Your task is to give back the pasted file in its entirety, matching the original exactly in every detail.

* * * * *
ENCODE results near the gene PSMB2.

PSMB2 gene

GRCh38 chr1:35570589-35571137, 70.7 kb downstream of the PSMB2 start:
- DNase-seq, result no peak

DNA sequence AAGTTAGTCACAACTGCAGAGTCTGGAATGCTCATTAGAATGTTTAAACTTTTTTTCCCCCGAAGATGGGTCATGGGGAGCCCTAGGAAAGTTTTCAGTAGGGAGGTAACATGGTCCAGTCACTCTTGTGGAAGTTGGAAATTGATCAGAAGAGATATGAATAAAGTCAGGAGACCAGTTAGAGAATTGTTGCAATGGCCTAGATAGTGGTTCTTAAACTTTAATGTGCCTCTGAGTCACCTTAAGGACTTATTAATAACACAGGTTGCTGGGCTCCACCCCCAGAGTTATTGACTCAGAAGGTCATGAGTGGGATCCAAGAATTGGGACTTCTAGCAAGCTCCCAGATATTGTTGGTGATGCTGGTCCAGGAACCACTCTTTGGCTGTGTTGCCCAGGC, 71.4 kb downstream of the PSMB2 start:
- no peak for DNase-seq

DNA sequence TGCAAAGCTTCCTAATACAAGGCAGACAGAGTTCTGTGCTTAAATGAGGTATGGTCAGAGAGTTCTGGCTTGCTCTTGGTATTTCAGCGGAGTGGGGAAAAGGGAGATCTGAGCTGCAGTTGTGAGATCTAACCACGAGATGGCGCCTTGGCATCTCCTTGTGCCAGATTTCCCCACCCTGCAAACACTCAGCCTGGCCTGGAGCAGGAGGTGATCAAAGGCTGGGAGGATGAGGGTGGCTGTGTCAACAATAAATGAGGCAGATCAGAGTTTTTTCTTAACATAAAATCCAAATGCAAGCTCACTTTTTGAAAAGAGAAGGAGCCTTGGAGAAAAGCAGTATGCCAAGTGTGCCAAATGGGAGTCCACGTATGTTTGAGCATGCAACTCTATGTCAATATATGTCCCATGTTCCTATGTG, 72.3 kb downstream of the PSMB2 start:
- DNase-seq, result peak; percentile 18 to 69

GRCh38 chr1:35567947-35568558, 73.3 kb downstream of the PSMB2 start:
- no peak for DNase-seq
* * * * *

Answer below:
ENCODE results near the gene PSMB2.

PSMB2 gene

GRCh38 chr1:35570589-35571137, 70.7 kb downstream of the PSMB2 start:
- DNase-seq, result no peak

DNA sequence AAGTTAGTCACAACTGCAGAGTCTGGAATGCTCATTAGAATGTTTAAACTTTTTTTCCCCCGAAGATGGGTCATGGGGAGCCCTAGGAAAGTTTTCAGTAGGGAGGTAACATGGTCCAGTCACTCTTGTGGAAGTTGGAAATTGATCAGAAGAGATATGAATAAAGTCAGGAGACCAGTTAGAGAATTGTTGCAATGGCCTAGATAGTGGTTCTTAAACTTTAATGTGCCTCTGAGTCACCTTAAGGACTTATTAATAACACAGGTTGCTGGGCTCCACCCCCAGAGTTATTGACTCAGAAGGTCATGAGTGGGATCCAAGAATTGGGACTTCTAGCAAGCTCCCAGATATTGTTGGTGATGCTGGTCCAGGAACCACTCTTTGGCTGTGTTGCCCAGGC, 71.4 kb downstream of the PSMB2 start:
- no peak for DNase-seq

DNA sequence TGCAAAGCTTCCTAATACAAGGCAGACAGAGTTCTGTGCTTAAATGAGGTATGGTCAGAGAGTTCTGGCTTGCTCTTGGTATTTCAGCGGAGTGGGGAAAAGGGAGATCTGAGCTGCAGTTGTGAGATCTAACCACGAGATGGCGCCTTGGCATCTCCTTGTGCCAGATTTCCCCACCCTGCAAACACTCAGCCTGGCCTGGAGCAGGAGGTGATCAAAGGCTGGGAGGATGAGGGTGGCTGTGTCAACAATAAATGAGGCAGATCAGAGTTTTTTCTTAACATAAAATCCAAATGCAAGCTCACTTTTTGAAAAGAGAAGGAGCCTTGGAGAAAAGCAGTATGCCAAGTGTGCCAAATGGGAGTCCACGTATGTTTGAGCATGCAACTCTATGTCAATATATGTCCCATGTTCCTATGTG, 72.3 kb downstream of the PSMB2 start:
- DNase-seq, result peak; percentile 18 to 69

GRCh38 chr1:35567947-35568558, 73.3 kb downstream of the PSMB2 start:
- no peak for DNase-seq